I recently had the rare chance to catch up with one of my “new mom” friends, Nancy. She and I are both Latinas, and though we are from different countries, we share many similar traditions. As both new moms and first generation United States citizens, we talked about how we are gearing up for the holiday season. In the US, we are now in what social media fondly calls “spooky season.” As Nancy and I talked about our plans to celebrate, I thought about the origins of many Latin holidays that came about from a blending of ancient religious superstition and the Catholicism brought to Latin countries through colonization.

Celebrating Latin Heritage and Holidays

“I never thought about it before but I’m not sure I really plan on celebrating Halloween this year.” Nancy told me when we were catching up. “I think I’m actually planning on celebrating Dia de Los Muertos instead! It hadn’t really occurred to me before because my family rarely celebrated it in our own home – it was more of a social, community thing we did back in Juarez. But now that [my son] is here and half American, I want him to get to know his heritage and share in the same memories I had as a child.”

We talked about Nancy’s father, who is from the southern regions of Mexico (where certain traditions are stronger than they generally are in Juarez), and about how her family celebrated Dia de Los Muertos.

“My parents were very intentionally Catholic, which made them a little less interested in doing the home altars for our deceased relatives. Instead we went to the community’s celebrations at school, where they’d make these huge memorial altars where people would bring photos of their deceased relatives and their favorite foods to share a meal with them.”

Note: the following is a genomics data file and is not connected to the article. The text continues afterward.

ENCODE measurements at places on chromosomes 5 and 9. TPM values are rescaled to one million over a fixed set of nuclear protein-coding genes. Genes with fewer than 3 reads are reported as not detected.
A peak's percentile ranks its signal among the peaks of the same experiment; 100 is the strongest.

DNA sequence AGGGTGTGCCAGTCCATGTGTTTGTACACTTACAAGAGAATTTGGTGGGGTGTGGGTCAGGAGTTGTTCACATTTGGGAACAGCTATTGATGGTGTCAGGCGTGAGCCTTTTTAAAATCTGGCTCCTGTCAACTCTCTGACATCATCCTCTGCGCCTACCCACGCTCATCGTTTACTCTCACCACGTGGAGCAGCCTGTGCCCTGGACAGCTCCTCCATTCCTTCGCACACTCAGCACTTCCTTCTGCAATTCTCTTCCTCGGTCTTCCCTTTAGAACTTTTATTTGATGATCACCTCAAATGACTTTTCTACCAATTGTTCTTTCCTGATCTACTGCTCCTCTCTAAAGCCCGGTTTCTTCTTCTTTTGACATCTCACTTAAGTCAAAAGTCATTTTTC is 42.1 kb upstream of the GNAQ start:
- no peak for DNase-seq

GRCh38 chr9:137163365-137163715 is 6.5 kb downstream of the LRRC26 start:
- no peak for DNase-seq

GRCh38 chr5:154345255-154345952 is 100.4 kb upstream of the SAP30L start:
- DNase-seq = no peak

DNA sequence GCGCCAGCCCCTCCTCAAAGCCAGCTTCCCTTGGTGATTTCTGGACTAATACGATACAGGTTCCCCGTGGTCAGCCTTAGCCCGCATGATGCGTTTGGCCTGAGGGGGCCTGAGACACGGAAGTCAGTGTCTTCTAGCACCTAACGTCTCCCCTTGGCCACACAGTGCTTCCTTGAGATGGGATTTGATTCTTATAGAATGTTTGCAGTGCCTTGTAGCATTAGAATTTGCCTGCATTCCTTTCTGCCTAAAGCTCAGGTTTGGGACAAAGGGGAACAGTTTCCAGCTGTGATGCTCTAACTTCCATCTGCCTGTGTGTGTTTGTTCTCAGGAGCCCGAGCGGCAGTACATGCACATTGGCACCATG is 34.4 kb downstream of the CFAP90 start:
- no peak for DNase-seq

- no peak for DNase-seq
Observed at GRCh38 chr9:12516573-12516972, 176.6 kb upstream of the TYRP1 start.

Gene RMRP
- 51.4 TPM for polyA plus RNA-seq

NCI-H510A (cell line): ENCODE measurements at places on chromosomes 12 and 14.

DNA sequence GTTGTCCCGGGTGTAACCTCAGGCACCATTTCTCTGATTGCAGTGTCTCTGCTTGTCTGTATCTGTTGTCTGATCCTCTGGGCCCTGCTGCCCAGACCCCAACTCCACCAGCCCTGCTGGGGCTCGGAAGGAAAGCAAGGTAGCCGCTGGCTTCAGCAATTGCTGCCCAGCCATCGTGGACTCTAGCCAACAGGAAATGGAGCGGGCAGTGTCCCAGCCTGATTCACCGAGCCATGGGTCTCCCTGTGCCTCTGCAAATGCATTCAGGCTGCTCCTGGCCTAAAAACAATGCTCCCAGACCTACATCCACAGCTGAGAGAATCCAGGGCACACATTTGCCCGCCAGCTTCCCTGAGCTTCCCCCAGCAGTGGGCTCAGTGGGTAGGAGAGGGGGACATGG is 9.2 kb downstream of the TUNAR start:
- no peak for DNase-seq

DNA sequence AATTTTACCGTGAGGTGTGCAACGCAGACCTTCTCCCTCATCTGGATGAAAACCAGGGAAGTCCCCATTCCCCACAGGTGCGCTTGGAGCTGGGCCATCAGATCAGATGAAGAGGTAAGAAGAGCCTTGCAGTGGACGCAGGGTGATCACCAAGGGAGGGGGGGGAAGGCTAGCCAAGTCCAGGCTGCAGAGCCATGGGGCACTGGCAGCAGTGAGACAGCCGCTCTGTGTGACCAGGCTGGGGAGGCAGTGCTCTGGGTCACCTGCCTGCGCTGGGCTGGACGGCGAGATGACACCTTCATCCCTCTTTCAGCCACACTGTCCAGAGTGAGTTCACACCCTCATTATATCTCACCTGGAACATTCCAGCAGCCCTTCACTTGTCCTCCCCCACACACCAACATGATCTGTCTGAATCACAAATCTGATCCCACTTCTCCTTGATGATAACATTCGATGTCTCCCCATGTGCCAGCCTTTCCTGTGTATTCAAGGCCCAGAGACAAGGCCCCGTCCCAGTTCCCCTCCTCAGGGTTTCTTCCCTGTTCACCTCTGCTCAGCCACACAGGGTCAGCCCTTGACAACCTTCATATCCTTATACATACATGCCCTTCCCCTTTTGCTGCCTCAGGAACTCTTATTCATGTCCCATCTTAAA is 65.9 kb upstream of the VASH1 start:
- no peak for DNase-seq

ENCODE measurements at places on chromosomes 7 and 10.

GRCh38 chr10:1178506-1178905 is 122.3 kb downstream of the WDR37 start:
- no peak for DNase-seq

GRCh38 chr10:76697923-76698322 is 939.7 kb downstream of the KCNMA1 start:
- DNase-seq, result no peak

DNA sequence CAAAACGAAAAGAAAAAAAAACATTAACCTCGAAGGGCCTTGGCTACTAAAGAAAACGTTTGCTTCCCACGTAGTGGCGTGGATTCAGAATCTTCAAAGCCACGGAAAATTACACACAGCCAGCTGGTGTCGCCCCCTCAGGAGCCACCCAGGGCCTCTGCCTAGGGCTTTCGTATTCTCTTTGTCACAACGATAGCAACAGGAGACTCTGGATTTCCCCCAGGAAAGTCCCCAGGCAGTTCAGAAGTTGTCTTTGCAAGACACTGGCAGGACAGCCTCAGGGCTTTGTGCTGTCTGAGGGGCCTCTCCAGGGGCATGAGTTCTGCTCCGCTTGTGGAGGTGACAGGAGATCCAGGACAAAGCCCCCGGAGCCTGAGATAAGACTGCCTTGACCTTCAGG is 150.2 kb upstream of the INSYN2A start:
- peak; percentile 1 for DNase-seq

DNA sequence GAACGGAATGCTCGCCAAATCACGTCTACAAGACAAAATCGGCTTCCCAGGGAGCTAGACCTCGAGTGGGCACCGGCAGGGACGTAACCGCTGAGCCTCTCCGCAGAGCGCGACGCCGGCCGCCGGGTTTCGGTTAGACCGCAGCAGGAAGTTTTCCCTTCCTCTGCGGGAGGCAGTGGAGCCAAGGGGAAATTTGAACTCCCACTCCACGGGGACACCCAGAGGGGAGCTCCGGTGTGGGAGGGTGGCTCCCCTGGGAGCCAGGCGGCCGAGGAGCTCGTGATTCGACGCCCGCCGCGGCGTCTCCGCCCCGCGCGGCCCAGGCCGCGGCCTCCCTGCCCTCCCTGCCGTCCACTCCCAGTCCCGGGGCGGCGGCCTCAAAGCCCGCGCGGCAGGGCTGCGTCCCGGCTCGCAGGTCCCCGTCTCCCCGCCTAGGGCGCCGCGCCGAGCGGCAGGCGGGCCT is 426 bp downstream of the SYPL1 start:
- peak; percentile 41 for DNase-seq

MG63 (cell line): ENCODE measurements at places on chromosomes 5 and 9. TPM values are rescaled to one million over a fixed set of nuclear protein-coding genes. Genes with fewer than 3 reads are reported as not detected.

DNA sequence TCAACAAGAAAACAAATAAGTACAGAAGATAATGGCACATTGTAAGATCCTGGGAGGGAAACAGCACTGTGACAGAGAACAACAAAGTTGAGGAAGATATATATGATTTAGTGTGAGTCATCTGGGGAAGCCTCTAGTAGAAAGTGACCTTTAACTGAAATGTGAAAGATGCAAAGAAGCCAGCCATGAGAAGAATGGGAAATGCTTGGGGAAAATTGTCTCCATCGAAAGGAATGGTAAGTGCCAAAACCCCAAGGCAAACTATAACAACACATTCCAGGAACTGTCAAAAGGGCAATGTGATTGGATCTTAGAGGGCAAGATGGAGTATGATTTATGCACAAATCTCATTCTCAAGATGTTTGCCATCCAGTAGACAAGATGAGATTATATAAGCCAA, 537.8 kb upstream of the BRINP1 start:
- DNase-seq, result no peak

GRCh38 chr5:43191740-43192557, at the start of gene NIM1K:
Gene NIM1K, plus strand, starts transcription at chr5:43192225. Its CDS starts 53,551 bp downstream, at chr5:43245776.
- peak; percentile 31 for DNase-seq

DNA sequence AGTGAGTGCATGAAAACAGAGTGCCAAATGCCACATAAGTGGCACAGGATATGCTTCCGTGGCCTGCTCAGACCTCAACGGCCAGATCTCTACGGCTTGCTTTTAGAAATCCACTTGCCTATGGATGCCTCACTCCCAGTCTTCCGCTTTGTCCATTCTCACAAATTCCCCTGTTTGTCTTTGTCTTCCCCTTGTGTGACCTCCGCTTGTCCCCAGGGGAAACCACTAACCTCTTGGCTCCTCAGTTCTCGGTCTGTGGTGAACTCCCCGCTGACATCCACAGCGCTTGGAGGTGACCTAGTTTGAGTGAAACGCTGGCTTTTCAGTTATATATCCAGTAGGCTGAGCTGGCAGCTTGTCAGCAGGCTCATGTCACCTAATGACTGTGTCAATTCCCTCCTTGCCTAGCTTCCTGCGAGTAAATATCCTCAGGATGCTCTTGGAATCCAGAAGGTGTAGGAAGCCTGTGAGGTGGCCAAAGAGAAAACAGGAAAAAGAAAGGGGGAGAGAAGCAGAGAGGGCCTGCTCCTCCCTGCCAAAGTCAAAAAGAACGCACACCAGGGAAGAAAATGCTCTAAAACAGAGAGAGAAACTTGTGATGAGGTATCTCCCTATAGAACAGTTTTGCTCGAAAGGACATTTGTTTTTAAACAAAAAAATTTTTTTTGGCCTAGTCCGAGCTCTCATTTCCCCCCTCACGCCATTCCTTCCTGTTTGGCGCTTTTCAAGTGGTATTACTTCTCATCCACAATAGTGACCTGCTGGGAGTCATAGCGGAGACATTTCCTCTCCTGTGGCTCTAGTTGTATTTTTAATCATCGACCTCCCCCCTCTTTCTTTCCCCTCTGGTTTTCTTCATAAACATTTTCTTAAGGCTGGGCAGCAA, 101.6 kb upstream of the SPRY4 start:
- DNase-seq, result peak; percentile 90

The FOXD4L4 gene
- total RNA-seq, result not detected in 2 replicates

Nancy went on to say that the beauty of the cempasúchil (marigolds) and the colorful calaveras (sugar skulls and painted skeletons) were things she loved, though she never dressed up when she was a child. Her sister started dressing up as La Catrina after becoming a part of a growing Mexican community in recent years, and it has inspired Nancy to dig deeper into her roots.  

How Colonization Blended Catholicism and Ancient Superstition

Before the globalization of American culture, Latin America celebrated All Souls Day and All Saints Day without a whisper of trick-or-treating or Halloween. In Mexico, this took special form in Dia de Los Muertos, a multi-day celebration coinciding with All Souls Day and All Saints Day, when Mexicans and Central Americans celebrate the memories and lives of their deceased relatives.

Mesoamerica had been celebrating this tradition for 3,000 years. It only began to be celebrated in conjunction with Catholic holidays after colonization by the Spanish. As it is for most Latin American countries’ traditions, there exists a blending of both ancient and spiritual identities. Indigenous civilizations in the Central and South American regions were deeply spiritual, and many superstitions were ingrained into their identities through religious practices as nations.

It was crucial to the colonization of these civilizations by Spain to bridge the gap between these practices and Catholicism as well as they could, without eradicating these spiritual practices and rituals. This created an entirely unique practice of Catholicism all together. 

Religious Origins of National Holidays in Latin Countries

National holidays play a huge part in shaping a country’s culture and what it looks like to be a part of that country’s people. They are a major factor in what sets Latin American countries apart from one another, but also in what binds them closely together.